After a terrible start to the week, the S&P 500 closed down just -0.76%. US “trade tensions” with the EU and “trade war” with China continued to escalate at the beginning of last week. But following a big dip on Monday, President Trump signalled a postponement of tariffs on European autos helping allay fears, at least in relation to US and European markets. The brinkmanship with China, however, continues with the blacklisting of Huawei in a tat-for-tit against China’s retaliatory 25% tariffs on a further $60 billion of imports after trade talks fell through the week before last.
Last week was all about the rising trade tensions between the US and China which resulted in ten year UST notes 5bp lower in yield and the S&P 500 index nearly 3% lower on the week.
The threat of tariffs reaches beyond US-China to the US’ other trading partners such as Europe and Japan. Trump has been threatening to impose tariffs on auto imports and a ‘section 232’ report from the US Department of Commerce on February 17 opened the door for him to impose 25% tariffs on auto imports on national security grounds: the President has 90 days to make a decision on this, although with opposition from Congress and with trade talks ongoing the decision could get delayed. Europe agreed a mandate in April to begin negotiations with the US on industrial goods although has threatened to suspend negotiations if auto or further tariffs are imposed.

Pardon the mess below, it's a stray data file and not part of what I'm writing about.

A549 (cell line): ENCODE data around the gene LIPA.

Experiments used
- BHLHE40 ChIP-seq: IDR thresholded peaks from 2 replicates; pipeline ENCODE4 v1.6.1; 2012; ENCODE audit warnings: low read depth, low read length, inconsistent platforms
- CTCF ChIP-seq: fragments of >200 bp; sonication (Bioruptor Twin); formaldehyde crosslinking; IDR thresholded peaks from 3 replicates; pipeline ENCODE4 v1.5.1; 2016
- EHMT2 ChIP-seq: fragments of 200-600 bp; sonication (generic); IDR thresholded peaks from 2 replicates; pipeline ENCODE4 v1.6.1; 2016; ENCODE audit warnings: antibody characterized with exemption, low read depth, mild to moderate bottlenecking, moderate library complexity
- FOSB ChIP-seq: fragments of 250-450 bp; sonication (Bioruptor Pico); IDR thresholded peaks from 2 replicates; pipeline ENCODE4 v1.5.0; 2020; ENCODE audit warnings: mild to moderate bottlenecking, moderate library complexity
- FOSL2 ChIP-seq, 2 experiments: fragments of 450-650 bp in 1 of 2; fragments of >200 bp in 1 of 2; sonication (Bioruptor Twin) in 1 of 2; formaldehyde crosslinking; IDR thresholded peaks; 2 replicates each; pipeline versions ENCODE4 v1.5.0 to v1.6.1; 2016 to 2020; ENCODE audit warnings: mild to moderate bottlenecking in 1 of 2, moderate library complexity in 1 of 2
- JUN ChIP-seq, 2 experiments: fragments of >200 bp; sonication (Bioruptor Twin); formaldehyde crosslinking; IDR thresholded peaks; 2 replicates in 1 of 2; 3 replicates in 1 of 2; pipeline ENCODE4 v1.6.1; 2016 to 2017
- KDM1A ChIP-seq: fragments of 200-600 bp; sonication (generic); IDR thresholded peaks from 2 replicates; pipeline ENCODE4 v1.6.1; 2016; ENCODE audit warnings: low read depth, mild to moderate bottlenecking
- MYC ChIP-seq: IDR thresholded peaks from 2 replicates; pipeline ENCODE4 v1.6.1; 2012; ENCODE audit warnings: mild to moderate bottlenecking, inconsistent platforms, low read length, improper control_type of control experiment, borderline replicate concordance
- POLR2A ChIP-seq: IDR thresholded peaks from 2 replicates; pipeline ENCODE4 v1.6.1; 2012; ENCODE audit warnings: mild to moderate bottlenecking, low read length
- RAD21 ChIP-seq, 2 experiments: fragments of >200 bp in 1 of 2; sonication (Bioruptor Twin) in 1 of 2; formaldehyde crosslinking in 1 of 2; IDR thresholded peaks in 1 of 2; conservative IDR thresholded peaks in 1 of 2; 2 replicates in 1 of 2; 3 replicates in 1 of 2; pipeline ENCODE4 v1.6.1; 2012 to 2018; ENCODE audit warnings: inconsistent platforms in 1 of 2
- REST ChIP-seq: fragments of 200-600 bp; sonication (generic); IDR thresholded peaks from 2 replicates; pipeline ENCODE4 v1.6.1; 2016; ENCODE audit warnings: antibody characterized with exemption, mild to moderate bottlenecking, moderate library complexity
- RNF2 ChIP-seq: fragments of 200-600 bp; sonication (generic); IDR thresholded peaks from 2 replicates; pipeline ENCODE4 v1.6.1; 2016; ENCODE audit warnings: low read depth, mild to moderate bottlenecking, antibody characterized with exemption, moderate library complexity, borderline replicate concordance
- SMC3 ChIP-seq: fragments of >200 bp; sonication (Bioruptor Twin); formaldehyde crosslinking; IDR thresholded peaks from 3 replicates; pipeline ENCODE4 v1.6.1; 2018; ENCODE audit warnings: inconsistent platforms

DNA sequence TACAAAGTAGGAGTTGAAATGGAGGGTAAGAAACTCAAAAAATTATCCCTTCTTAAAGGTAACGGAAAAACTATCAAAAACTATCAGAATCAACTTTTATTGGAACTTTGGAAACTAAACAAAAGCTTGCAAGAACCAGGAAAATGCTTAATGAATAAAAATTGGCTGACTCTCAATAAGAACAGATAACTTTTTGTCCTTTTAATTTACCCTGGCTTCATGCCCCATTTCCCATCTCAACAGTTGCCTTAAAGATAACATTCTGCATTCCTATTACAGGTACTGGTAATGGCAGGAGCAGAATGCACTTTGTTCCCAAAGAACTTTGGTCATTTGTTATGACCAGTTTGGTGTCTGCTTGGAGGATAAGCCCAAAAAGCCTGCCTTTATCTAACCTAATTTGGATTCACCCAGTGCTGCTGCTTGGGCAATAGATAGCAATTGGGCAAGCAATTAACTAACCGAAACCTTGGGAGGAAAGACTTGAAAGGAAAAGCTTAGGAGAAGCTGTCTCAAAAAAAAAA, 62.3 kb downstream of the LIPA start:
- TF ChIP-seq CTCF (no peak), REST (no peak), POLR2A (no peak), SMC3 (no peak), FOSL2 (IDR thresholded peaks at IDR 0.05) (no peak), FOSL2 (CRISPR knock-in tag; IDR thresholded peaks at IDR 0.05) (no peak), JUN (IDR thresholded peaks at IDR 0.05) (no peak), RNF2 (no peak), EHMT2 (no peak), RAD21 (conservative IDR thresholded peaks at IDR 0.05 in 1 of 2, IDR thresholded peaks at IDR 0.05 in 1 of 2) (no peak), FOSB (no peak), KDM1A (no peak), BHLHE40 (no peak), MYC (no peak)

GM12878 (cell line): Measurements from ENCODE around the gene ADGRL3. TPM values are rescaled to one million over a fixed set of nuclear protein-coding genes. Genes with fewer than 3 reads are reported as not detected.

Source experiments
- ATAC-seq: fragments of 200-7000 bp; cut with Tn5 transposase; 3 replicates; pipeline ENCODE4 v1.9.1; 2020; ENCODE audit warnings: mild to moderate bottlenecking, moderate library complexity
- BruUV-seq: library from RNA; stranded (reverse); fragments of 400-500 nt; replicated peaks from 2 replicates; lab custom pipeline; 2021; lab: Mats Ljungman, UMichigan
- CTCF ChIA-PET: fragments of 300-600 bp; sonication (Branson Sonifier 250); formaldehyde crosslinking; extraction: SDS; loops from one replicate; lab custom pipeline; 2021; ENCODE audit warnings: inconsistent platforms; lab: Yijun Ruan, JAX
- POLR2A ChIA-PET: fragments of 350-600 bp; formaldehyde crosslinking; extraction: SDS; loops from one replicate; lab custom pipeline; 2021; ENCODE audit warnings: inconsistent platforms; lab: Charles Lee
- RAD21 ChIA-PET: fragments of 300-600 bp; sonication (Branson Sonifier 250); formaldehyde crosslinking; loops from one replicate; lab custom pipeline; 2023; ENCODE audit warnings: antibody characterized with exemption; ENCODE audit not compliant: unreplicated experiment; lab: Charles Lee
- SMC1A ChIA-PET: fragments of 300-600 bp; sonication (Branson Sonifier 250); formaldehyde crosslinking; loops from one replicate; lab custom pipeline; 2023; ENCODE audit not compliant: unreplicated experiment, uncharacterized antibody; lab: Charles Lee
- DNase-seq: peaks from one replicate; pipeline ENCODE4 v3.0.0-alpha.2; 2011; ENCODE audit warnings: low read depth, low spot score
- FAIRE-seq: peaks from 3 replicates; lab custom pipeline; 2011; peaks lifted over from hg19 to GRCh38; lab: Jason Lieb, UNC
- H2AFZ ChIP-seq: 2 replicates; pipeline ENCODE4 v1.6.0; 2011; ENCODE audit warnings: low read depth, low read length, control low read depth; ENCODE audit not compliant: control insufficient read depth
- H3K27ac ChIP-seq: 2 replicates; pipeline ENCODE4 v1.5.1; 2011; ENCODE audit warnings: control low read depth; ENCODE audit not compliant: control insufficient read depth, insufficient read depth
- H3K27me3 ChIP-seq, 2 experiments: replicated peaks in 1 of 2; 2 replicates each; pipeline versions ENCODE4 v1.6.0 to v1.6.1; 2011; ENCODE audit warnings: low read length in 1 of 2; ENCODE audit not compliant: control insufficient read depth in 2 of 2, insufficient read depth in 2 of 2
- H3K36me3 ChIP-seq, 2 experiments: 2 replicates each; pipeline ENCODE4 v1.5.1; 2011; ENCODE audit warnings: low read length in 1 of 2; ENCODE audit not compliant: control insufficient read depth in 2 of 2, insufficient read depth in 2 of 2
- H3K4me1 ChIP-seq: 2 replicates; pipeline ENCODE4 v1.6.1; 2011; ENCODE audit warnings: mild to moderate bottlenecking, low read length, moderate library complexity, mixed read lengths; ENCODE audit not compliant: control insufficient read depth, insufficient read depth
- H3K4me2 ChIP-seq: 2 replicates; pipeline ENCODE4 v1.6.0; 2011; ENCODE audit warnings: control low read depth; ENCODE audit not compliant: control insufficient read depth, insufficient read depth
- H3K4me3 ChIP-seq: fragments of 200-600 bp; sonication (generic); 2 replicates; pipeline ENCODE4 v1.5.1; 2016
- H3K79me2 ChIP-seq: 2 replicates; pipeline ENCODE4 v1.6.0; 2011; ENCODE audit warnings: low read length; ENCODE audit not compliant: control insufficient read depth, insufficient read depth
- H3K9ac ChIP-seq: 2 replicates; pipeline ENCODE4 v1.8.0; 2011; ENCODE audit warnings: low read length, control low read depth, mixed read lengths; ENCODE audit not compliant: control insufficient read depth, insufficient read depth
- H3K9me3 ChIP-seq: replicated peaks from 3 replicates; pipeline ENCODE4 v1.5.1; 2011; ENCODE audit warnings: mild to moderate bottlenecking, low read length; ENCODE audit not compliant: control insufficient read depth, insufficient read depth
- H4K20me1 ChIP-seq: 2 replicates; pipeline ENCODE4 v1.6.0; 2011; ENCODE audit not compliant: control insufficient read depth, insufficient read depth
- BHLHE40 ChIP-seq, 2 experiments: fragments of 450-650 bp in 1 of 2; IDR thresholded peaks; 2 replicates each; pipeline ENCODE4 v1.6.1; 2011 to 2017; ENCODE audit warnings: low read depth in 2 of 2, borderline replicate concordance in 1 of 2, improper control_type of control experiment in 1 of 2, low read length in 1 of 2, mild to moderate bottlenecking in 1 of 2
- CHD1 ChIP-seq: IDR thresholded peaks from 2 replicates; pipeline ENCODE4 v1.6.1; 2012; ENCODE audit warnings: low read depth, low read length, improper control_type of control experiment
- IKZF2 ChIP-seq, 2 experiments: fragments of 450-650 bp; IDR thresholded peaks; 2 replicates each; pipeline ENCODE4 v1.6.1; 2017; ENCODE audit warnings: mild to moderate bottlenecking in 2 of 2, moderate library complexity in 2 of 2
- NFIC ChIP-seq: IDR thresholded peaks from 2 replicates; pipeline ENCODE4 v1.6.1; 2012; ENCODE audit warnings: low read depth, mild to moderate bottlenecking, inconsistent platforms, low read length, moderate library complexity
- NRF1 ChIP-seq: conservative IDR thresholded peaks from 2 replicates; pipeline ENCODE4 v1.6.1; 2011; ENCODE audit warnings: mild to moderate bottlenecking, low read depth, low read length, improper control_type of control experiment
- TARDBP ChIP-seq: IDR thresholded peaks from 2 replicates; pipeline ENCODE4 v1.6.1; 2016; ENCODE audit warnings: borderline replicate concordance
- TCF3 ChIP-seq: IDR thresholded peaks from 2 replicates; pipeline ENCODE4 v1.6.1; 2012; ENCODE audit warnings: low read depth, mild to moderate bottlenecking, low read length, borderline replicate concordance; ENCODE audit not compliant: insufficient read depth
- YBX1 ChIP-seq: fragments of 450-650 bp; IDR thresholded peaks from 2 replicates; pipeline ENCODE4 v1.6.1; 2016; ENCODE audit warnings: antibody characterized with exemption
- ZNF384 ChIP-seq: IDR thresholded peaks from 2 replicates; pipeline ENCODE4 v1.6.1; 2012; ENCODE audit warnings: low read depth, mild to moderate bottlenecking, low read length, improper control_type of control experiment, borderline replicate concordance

With the Easter holidays the week got off to a slow start. There was talk from the Federal Reserve officials about the conditions under which they would cut interest rates, including a scenario where inflation drifts lower even if the economic growth doesn't falter. Such a scenario isn't seen as particularly likely, and they said a rate cut isn't imminent or under consideration for their meeting April 30-May 1. However, the threshold for such action has been a topic of conversation in recent interviews and public remarks.
In the markets, the S&P 500 touched fresh highs, closing the week just shy of 2,940, after gaining 1.2% on the week. US Treasuries made parallel gains with 10-year yields falling 6 basis points and back below 2.5%. Meanwhile, the US dollar made further gains with the DXY Index closing out the week by pushing above 98 for the first time in nearly 2 years.